Gasoline prices hit $5 a gallon for the first time.  4 things to know: NPR

Gasoline prices hit $5 a gallon for the first time. 4 things to know: NPR

A gas pump is seen at a Chevron gas station June 9 in Houston, Texas. Nationwide gas prices have averaged $5 a gallon, according to AAA.

Brandon Bell/Getty Images


hide caption

toggle caption

Brandon Bell/Getty Images


A gas pump is seen at a Chevron gas station June 9 in Houston, Texas. Nationwide gas prices have averaged $5 a gallon, according to AAA.

Brandon Bell/Getty Images

US gasoline prices just hit $5 a gallon for the first time, and there’s little relief in sight.

National average prices hit $5,004 on Saturday, according to AAA, though that’s not adjusted for inflation. This milestone comes just as the peak summer driving season begins.

The news is unlikely to come as a surprise to many drivers given that gas prices have already exceeded this level in a handful of states, including California and Nevada, which has significantly strained family budgets in across the country.

Analysts are warning that gas prices are likely to rise further given that the global factors driving up crude prices are not expected to subside anytime soon.

Here are four things to know.

How did gas prices get so high?

Two main factors are driving the gas price spike: the post-pandemic recovery and Russia’s invasion of Ukraine.

Crude prices fell during the pandemic, even turning negative at one point, but demand came back strong.

Oil prices have risen again recently on hopes that China, the world’s largest energy consumer, will ease some of the restrictions and lockdowns imposed during a spike in Covid-19 cases, although the country returned to a state of alert this week.

Soaring energy prices were also amplified by Russia’s invasion of Ukraine.

The invasion led the United States and its allies to impose a wide range of sanctions against Russia, and the European Union even implemented an oil ban, a big step for a region dependent on Russian energy exports.

Due to these two factors, prices of Brent crude, the global benchmark for oil, are trading above $120 a barrel after jumping more than 50% this year.

An oil pump jack operates while another sits idle March 28 in Los Angeles. US oil producers face constraints to increase oil production.

Mario Tama/Getty Images


hide caption

toggle caption

Mario Tama/Getty Images


An oil pump jack operates while another sits idle March 28 in Los Angeles. US oil producers face constraints to increase oil production.

Mario Tama/Getty Images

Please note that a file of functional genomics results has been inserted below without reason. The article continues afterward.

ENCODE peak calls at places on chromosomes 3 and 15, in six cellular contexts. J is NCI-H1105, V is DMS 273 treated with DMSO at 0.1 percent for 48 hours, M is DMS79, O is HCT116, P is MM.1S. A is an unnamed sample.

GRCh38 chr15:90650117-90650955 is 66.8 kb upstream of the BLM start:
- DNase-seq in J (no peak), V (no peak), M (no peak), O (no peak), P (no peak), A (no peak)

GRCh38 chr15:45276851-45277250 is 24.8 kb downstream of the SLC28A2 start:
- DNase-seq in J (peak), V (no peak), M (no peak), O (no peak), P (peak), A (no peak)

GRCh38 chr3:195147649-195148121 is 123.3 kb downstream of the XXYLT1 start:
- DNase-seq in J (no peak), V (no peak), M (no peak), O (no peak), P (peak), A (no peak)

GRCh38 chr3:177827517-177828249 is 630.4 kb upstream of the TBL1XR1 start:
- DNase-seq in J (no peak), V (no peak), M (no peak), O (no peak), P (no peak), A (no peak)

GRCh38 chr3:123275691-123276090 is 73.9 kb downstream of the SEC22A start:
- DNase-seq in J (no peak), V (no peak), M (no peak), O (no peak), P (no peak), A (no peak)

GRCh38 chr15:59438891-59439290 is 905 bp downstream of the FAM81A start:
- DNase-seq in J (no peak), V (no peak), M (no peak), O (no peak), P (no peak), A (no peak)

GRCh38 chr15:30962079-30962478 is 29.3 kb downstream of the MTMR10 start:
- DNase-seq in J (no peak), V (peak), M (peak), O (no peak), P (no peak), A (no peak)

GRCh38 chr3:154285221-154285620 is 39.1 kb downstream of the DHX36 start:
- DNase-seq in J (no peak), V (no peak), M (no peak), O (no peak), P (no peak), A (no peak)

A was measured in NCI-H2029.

How does this affect the economy and people?

As expected, not too good.

Gasoline prices were a major driver of inflation, which reached its highest rate in almost 40 years.

The pain at the gas pump puts a serious dent in the budget of many households and also begins to force people to adapt.

Marlon Iberra, for example, says he now has to think about where he drives in traffic jam-ridden Los Angeles.

“It’s hard to want to go anywhere on a whim like we used to,” he says.

“Now you have to think about it. Will it be worth the price of gas?”

He is grateful to work from home most days and only have to commute two days a week.

“If I was going on a normal everyday basis, I’d be looking at around $100 worth of gas a week,” he adds.

Recent polls have consistently shown that record gasoline prices and high inflation are major contributors to pessimism about the state of the economy as the United States heads into the midterm elections in November.

So what can be done?

Not a lot.

President Biden has said tackling inflation is his top economic priority, but when it comes to cutting oil prices, there’s not much he can do.

Biden announced a plan in March to release up to 180 million barrels of the country’s emergency oil reserves, spread over six months.

The unprecedented decline is helping, analysts say, but it hasn’t been enough to dampen price gains at the gas pump.

Biden also called on U.S. oil producers to ramp up drilling, but oil producers have faced constraints including securing materials and enough workers.

President Biden announced that the United States would tap its emergency oil reserves at the White House on March 31.

Anna Moneymaker/Getty Images


hide caption

toggle caption

Anna Moneymaker/Getty Images


President Biden announced that the United States would tap its emergency oil reserves at the White House on March 31.

Anna Moneymaker/Getty Images

Oil companies are also under pressure from shareholders not to chase high oil prices too much given the industry’s history of boom and bust cycles.

Biden also called on the OPEC+ oil cartel to dramatically increase production.

The group announced this month that it would increase production slightly, but data shows that a handful of OPEC+ countries are producing well below their current allocations due to various challenges faced by members.

So, will the price of gas soon drop?

Simply no, unless there is an unexpected major development.

The oil embargo imposed on Russia further aggravates the imbalance between supply and demand in global energy markets and this problem is unlikely to be resolved any time soon.

In addition, refineries, which convert crude into products such as gasoline, are struggling to increase production as the industry’s total capacity has been limited by several factors, including lack of investment and disasters. natural.

In fact, analysts are warning Americans to prepare for even higher gas prices.

JPMorgan says national average gasoline prices could top $6 by August, which would be another grim milestone for drivers across the country.

Leave a Comment

Your email address will not be published.